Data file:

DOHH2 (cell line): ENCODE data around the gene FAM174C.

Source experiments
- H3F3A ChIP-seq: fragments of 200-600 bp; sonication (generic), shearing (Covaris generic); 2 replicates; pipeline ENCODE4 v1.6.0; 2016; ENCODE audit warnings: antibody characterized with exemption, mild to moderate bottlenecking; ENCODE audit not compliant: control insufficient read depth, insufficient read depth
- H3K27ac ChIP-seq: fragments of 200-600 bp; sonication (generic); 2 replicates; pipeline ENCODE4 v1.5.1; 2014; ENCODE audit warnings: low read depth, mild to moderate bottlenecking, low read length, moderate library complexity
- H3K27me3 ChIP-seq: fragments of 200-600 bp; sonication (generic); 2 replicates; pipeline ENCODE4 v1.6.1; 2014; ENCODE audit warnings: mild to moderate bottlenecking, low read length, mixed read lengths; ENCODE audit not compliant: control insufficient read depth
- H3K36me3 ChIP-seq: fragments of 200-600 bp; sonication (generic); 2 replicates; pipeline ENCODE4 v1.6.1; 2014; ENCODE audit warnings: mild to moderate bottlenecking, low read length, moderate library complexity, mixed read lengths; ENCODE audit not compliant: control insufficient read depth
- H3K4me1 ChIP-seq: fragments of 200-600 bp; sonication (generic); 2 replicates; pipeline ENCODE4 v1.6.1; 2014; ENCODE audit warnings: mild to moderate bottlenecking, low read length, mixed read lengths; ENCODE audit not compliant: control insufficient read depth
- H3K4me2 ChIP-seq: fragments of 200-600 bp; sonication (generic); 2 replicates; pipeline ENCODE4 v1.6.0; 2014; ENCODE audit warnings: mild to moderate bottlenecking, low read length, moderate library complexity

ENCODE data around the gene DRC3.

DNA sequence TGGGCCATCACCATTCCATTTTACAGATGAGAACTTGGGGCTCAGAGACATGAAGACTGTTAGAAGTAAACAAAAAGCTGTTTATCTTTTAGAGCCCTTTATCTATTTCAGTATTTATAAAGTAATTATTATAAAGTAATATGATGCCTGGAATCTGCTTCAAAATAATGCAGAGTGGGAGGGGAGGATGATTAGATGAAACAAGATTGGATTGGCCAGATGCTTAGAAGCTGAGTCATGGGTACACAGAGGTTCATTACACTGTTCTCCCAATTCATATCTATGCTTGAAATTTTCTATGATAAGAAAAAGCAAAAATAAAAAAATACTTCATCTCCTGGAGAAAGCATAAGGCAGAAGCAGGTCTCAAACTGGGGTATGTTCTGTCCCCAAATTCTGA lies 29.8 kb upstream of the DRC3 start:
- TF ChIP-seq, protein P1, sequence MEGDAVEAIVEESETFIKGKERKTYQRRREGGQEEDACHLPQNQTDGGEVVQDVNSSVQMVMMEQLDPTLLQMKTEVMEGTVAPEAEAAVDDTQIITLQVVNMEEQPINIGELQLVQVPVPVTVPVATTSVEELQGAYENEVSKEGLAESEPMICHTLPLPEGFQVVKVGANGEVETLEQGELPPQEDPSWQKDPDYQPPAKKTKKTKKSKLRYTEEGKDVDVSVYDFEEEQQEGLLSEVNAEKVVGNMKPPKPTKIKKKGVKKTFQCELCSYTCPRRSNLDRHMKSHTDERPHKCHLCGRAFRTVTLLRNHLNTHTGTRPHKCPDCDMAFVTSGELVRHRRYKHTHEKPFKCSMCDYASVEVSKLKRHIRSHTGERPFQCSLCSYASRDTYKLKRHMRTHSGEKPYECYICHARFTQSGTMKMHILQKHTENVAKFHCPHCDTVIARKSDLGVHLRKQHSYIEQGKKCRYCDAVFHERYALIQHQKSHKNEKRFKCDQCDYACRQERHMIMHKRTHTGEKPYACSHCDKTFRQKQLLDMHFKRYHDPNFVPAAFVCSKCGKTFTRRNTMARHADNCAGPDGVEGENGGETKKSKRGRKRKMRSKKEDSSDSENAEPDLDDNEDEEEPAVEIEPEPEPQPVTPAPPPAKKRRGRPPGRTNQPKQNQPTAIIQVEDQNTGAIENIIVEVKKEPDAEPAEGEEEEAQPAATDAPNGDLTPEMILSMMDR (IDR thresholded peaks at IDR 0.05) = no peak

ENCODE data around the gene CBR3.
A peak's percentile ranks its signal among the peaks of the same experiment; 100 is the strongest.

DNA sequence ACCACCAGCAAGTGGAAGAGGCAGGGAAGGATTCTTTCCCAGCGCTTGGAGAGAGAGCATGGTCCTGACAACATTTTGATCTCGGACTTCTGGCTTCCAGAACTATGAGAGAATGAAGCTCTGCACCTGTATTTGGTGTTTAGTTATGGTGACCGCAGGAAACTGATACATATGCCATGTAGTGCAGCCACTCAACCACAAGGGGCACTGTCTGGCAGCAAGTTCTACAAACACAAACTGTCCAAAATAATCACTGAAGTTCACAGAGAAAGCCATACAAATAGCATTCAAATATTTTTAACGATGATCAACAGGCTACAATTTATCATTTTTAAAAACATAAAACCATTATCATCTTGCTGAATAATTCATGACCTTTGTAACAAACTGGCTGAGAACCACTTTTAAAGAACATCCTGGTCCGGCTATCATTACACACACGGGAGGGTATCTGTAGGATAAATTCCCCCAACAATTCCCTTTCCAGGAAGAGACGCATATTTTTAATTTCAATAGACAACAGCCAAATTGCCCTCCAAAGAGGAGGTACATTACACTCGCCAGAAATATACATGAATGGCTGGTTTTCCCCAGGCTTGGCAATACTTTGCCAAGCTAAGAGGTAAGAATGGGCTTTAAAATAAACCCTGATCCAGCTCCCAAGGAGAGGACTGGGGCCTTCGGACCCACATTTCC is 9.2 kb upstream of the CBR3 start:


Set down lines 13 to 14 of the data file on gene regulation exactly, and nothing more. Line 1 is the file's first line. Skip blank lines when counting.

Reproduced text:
A peak's percentile ranks its signal among the peaks of the same experiment; 100 is the strongest.

DNA sequence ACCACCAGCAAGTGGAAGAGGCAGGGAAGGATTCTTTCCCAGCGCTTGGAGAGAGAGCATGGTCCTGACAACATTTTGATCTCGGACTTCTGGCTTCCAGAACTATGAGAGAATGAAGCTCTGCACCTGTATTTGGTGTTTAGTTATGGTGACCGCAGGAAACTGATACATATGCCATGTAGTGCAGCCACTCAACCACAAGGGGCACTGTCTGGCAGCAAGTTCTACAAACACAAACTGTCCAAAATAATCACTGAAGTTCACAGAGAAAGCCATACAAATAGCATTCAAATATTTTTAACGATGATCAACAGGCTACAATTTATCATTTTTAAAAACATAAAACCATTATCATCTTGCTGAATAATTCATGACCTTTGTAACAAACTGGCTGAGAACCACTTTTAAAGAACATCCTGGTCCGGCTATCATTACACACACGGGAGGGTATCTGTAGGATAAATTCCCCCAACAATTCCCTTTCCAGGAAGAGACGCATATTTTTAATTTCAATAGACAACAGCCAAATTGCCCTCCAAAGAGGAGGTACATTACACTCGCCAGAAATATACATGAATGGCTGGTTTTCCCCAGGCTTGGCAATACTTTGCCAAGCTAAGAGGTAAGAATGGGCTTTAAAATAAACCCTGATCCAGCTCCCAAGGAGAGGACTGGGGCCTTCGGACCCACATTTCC is 9.2 kb upstream of the CBR3 start: